It’s been a long time since I was at school, but I still remember the feelings of humiliation when it was my turn to be picked on by the school bullies. The bullies were kids a little older than me, and their MO was to choose someone to be singled out for ridicule for the day, normally on the basis of the way they looked, or what they were wearing, or simply because they didn’t fit in very well. I am embarrassed to say that I also remember the feeling of relief when it was someone else’s turn, and how I would offer the victim no support at all, for fear of finding myself in their shoes the next day.
The bullying wasn’t abusive or even particularly overt. A look here, a pointed finger there, things only half heard emerging from a huddle of whispering gossips. The tangible effect of all this however was the sense of exclusion and isolation it creates. Bullying has no effect unless not only the victim knows they’re being bullied but other people know it too. The aim is to to render the victim a social pariah, friendless and thus more vulnerable to attack.
Tobacco control has been doing this to smokers for years, and never more so than now. Social media is the new playground and these groups have taken to it like ducks to water. Take a look at ASH Wales #sharetheair Twitter campaign for a mild example, or any of the extremist US anti smoker groups if you need further confirmation. Full of smug arrogance and tax payers money they wield their influence sure in the knowledge that the sheeple will support them based on the exaggeration and distortions of the past. And they don’t give a second thought to the people they are insulting, excluding and stigmatising – the smokers.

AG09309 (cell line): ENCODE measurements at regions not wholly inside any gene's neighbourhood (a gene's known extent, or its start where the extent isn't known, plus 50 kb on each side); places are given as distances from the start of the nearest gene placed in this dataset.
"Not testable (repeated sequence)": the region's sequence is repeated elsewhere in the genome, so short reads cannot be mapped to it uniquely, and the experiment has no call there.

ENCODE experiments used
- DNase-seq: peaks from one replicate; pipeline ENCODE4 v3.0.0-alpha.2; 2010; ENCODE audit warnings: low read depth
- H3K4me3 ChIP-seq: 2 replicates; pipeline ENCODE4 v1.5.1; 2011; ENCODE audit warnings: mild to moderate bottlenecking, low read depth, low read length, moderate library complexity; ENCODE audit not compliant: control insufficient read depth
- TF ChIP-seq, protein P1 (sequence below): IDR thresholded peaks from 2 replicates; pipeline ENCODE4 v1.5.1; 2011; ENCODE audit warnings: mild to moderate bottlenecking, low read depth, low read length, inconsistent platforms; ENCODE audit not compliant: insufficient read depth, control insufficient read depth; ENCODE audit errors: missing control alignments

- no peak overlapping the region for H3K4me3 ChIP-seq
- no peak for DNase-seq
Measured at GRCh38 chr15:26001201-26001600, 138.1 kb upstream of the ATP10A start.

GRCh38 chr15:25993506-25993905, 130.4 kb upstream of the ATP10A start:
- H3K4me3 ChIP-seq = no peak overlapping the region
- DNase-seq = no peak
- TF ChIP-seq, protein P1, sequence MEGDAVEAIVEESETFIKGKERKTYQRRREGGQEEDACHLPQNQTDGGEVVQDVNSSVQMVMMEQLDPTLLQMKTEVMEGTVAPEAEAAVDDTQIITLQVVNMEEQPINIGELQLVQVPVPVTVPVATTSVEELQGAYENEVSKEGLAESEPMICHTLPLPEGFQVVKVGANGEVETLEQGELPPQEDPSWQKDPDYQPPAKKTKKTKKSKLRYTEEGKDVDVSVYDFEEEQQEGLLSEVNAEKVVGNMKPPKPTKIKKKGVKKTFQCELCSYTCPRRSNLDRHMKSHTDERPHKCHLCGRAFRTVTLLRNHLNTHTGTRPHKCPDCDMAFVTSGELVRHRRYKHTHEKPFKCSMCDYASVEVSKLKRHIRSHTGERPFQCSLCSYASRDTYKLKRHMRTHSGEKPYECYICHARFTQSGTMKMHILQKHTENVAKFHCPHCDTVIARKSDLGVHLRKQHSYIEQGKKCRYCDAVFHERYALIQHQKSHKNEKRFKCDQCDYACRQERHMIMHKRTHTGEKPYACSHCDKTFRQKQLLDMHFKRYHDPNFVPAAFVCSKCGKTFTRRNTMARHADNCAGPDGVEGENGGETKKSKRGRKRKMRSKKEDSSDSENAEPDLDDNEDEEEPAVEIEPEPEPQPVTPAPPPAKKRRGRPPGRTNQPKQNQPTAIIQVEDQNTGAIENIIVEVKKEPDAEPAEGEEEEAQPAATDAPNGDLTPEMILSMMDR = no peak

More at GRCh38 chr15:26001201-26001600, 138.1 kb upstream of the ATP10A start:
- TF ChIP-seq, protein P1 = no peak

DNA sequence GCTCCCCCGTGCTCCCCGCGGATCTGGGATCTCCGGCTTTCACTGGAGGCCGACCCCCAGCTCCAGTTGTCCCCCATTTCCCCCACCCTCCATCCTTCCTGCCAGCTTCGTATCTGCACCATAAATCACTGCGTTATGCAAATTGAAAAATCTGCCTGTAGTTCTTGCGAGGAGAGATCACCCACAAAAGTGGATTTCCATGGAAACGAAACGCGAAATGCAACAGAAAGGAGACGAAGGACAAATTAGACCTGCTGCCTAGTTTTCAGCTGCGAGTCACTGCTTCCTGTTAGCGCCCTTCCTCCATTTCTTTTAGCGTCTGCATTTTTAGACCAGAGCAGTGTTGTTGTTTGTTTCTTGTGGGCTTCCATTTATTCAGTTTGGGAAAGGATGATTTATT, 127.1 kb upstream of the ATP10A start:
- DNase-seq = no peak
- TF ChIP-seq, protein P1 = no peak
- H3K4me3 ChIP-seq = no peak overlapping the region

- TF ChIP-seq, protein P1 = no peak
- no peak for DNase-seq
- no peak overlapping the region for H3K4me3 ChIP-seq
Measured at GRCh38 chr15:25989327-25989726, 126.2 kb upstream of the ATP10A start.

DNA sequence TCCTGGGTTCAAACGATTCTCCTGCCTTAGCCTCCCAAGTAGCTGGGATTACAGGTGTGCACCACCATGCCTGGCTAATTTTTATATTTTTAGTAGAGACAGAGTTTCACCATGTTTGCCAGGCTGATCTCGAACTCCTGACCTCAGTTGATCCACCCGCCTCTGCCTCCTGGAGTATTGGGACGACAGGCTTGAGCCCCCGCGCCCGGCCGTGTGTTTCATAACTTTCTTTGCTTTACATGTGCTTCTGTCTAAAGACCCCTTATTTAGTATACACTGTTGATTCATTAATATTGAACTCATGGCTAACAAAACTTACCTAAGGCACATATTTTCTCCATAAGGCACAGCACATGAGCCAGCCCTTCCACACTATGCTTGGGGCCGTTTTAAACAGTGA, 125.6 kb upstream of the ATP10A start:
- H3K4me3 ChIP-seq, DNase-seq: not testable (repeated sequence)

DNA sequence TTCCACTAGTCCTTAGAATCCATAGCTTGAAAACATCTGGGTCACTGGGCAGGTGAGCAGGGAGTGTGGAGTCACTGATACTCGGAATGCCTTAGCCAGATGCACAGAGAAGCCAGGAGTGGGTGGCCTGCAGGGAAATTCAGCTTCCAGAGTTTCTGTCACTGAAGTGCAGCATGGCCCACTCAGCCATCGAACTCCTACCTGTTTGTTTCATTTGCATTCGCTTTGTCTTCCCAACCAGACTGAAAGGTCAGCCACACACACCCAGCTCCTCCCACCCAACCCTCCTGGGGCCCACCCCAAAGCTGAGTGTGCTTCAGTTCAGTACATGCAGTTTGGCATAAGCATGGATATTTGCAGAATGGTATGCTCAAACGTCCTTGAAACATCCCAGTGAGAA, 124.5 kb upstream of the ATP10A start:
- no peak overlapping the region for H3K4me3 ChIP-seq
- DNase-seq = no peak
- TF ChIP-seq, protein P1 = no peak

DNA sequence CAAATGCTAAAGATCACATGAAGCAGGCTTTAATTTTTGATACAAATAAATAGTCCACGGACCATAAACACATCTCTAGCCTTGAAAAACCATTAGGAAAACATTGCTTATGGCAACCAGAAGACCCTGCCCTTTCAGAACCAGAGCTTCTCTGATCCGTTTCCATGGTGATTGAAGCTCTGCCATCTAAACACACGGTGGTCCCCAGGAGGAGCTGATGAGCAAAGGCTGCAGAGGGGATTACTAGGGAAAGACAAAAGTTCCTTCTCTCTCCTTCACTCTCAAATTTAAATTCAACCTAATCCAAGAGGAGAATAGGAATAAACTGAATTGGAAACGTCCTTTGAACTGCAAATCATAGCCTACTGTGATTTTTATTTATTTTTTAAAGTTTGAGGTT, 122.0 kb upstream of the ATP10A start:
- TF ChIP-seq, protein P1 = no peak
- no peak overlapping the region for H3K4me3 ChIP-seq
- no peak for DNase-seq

It’s never a good day in a bully’s life when his victims group together and fight back. It’s an even worse day when some of his own supporters turn their backs, either because they’ve seen that they are wrong, or because they realise they’ve bitten off more than they can chew. Vapers are fighting back. We’ve been the victims once and we’re sure as hell not putting up with it again. So we also take to social media in order to get our voices heard on the same platform.
But we do have to be careful. We have right on our side but we need support from right thinking academics, the media and the general public. We will not get (or keep) that support if we become something with which decent people do not want to be associated. In short, we will lose if we become the playground bullies. The public loves a victim.
Banter is a natural release, a way of blowing off steam. It’s also a part of what keeps us together and motivated. But we shouldn’t forget that some of the targets of our lighthearted comments are not as thick skinned as we think they are. Sometimes just the sheer number of comments can be intimidating, even if none of them are abusive. What appears to us as a bit of a laugh, or simply fair comment becomes something else when it is continually picked at like a scab, just as it did with those kids in the playground commenting on my poor choice of footwear. It can become bullying in itself.